Sunday, September 23, 2012

Day 13/60: Indianapolis to Columbus

Friday, 9/21: Via Cincinnati

Only one museum in the U.S. has been designed by a woman. The Contemporary Arts Center of Cincinnati was designed by Zaha Hadid, an Iraqi-born English architect. One of her early projects, it just opened a few years ago. Since I'm interested both in architecture and women's achievements, I really wanted to see the building, even though contemporary art doesn't generally interest us. Our travel destination for the day was Columbus, but Cincinnati was only a hour out of the way, so we decided to swing by there.

We left at 10:30, and it took two hours to drive to Cincy, as they call it in Ohio. The museum is located right downtown, and preparations for Octoberfest had brought in a crowd. Using the iPad mapper, we managed to locate it quickly, and a hotel bellman directed us to a nearby underground parking structure. We came out in Fountain Square, where the noise and chaos drove me crazy. Once we got out of the plaza and onto an intersection, we could see the dramatic building of the arts center down the block.

Contemporary Arts Center of Cincinnati
Architect: Zaha Hadid
Wide angle shot by Dan
I'm sorry to report that the building did not impress me very much. (Of course, you have to take into account the overcast sky, which brings out the worst in most buildings.) Its outer form is like an uneven stack of gray blocks, with one black block extending beyond the others. It looks heavy and brutish, compared to the older, more refined buildings around it. It does have a certain drama, and it asserts the importance of art, while being accessible from the sidewalk, like a department store. Located on a corner, the shape makes a dramatic façade on both streets.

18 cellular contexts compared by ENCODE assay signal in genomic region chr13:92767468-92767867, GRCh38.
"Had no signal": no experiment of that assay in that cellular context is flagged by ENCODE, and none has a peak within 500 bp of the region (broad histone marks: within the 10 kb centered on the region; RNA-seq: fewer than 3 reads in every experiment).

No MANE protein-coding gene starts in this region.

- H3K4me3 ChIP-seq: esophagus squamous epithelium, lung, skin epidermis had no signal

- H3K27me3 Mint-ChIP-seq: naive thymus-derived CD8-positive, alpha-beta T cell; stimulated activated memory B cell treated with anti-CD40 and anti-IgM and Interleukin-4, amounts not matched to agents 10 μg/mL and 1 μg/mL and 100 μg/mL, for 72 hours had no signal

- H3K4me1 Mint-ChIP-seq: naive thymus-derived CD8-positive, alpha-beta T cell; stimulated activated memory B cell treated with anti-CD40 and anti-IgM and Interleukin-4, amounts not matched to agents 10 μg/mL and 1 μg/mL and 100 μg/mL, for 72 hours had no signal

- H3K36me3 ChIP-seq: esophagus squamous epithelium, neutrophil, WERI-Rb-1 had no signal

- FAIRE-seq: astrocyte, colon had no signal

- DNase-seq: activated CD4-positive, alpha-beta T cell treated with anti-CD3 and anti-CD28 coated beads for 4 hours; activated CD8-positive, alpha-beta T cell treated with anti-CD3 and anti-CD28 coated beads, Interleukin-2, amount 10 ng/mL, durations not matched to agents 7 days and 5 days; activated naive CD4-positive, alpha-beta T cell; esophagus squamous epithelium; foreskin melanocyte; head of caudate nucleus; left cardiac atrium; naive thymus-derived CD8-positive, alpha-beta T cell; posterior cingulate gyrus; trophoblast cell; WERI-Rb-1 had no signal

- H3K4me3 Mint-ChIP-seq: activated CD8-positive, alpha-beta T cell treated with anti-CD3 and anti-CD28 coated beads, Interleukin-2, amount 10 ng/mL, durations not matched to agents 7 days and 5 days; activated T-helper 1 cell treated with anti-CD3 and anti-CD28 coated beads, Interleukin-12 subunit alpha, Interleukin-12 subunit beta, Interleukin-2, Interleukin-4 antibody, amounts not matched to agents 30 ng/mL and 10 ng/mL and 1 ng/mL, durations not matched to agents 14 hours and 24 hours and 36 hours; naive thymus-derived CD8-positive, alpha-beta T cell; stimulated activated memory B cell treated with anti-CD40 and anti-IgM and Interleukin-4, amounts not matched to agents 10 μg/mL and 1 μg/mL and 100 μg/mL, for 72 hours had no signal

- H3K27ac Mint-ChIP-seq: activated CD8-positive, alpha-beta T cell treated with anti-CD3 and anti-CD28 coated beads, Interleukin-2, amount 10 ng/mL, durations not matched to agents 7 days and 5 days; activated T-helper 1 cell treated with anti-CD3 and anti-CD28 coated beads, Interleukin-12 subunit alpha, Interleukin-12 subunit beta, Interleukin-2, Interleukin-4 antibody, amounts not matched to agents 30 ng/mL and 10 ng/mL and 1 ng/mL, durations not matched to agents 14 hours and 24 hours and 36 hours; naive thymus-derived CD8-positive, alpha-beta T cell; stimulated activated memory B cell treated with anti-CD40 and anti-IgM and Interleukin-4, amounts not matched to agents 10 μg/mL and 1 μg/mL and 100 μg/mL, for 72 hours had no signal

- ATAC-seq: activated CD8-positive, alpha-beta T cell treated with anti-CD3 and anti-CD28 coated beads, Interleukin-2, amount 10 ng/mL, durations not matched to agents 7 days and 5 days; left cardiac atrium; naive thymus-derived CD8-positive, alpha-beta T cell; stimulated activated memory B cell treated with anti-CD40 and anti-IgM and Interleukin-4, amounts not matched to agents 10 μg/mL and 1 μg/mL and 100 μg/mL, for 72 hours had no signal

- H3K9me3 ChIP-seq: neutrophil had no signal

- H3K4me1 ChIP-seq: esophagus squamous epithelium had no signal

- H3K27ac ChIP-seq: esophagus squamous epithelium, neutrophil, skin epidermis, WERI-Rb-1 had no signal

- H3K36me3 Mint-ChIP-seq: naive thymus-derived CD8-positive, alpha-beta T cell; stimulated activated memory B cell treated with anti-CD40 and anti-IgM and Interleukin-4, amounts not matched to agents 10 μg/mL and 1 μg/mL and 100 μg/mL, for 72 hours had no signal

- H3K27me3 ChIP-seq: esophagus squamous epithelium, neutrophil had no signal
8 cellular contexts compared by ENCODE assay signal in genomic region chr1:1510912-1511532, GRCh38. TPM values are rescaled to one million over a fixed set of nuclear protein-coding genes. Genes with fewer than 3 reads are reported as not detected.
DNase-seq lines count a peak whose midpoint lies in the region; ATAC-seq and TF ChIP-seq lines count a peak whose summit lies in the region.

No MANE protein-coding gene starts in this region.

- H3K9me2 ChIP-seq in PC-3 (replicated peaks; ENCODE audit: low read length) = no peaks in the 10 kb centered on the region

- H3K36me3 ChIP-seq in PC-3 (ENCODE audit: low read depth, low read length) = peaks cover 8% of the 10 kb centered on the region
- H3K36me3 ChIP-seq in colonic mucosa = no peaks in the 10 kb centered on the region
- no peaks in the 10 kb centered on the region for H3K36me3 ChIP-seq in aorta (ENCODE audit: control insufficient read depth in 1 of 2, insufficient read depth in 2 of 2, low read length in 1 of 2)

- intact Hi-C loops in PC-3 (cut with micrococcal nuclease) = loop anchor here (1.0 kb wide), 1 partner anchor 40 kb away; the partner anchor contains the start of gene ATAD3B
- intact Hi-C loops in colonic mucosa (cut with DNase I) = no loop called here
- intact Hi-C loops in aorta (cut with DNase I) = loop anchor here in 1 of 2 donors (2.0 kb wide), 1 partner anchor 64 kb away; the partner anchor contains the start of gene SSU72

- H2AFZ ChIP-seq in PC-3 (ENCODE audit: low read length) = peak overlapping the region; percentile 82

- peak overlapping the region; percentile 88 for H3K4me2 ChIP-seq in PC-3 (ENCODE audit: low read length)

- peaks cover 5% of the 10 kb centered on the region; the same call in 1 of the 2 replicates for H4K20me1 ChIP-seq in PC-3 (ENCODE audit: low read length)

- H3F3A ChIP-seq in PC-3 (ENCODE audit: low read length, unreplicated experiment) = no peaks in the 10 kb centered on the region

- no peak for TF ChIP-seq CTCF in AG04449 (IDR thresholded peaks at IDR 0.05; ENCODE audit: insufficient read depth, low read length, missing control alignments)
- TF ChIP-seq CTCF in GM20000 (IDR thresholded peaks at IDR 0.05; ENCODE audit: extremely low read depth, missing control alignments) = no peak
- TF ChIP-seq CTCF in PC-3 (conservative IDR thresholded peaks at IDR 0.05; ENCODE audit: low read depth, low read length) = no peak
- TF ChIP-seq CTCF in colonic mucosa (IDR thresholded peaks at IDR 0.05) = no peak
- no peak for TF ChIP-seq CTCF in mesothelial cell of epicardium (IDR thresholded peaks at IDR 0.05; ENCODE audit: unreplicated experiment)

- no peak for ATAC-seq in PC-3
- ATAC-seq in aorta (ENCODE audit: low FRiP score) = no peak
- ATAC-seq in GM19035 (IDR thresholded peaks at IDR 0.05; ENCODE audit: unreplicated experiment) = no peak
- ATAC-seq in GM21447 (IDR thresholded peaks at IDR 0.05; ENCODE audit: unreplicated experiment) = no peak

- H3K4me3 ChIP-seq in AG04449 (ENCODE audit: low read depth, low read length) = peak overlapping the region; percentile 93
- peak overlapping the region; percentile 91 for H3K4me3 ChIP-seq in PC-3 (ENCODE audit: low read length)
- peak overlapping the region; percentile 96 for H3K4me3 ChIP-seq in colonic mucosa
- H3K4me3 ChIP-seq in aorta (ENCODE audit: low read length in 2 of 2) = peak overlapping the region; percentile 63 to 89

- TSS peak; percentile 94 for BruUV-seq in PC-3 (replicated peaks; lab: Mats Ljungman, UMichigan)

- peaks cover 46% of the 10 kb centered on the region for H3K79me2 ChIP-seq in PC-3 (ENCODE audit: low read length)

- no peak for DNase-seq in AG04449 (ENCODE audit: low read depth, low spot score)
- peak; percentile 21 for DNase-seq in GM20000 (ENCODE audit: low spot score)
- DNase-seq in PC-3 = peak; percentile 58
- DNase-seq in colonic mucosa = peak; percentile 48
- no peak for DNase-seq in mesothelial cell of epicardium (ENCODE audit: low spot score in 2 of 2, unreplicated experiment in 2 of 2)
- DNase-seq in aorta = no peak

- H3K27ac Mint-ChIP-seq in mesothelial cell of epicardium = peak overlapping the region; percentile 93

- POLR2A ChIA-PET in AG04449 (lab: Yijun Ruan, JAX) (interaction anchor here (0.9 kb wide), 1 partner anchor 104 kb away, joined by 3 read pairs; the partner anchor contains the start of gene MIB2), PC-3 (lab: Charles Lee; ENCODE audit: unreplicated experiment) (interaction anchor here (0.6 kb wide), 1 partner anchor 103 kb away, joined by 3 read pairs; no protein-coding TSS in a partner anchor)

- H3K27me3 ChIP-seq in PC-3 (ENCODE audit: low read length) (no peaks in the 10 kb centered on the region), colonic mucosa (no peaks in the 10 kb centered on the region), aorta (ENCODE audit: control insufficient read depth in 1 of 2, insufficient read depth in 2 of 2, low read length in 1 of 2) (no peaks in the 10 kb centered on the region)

The entire museum was closed for installation of two new shows to open that night; it appeared to be the usual insignificant, ephemeral stuff. They allowed us to photograph the foyer, and to take the elevator to the 6th floor. The most interesting feature of the building was the staircases. A small one leading downstairs was angled in such a way that descending felt like falling; an optical illusion. The major staircase zig-zags wackily up all six floors; the steps are shallow but broad. From the sixth floor we could take photos down the stairwell.

The staircase to the basement
Dan's photo
The main staircase
Dan's photo
For lunch, I had researched a nearby Italian restaurant, Trattoria Roma. It turned out to be second-rate, both food-wise and service-wise. The décor was nice, and it was interesting to watch the pedestrians through the window.

Trattoria Roma Ristorante and Bar
Dan's photo
Then we walked back to Fountain Square and took some photos of the famous fountain, with its three levels of bronze figures.

Fountain Square
Dan's photo
Then we had two more hours of driving to Columbus: gray sky, rolling hills, some crops. As we approached the city, the navigator on the car really saved the day by changing the route to avoid a huge traffic jam on the freeway. I used the iPad mapper to understand the route better. Our entrance into Columbus was easy and we quickly found our way to the Holiday Inn City Center.

Dinner at the hotel's café was a bust. I could taste the freezer burn on my salmon; Dan's pork chop was stiff. Everything about the food preparation and the service was careless; the worst meal we've had in years.

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